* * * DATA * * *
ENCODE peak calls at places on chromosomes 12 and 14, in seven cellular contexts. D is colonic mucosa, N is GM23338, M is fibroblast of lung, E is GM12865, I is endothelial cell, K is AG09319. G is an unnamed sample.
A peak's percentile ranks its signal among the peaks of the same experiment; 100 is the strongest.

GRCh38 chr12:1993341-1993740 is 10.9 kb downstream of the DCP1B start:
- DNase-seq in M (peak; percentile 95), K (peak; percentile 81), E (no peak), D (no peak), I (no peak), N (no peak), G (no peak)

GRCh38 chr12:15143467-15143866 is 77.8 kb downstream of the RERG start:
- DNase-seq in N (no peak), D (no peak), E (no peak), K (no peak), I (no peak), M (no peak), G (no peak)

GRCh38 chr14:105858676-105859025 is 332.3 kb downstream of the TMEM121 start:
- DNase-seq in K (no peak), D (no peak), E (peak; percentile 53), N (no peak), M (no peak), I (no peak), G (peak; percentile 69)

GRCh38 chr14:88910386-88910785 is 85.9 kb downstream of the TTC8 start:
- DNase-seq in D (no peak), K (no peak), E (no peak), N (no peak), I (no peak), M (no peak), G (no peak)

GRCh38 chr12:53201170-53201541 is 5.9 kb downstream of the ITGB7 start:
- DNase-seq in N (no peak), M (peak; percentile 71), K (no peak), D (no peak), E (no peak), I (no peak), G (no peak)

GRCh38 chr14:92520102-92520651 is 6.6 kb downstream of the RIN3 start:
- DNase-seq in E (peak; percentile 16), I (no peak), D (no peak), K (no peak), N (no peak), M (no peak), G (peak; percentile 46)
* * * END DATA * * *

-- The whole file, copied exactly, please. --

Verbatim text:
ENCODE peak calls at places on chromosomes 12 and 14, in seven cellular contexts. D is colonic mucosa, N is GM23338, M is fibroblast of lung, E is GM12865, I is endothelial cell, K is AG09319. G is an unnamed sample.
A peak's percentile ranks its signal among the peaks of the same experiment; 100 is the strongest.

GRCh38 chr12:1993341-1993740 is 10.9 kb downstream of the DCP1B start:
- DNase-seq in M (peak; percentile 95), K (peak; percentile 81), E (no peak), D (no peak), I (no peak), N (no peak), G (no peak)

GRCh38 chr12:15143467-15143866 is 77.8 kb downstream of the RERG start:
- DNase-seq in N (no peak), D (no peak), E (no peak), K (no peak), I (no peak), M (no peak), G (no peak)

GRCh38 chr14:105858676-105859025 is 332.3 kb downstream of the TMEM121 start:
- DNase-seq in K (no peak), D (no peak), E (peak; percentile 53), N (no peak), M (no peak), I (no peak), G (peak; percentile 69)

GRCh38 chr14:88910386-88910785 is 85.9 kb downstream of the TTC8 start:
- DNase-seq in D (no peak), K (no peak), E (no peak), N (no peak), I (no peak), M (no peak), G (no peak)

GRCh38 chr12:53201170-53201541 is 5.9 kb downstream of the ITGB7 start:
- DNase-seq in N (no peak), M (peak; percentile 71), K (no peak), D (no peak), E (no peak), I (no peak), G (no peak)

GRCh38 chr14:92520102-92520651 is 6.6 kb downstream of the RIN3 start:
- DNase-seq in E (peak; percentile 16), I (no peak), D (no peak), K (no peak), N (no peak), M (no peak), G (peak; percentile 46)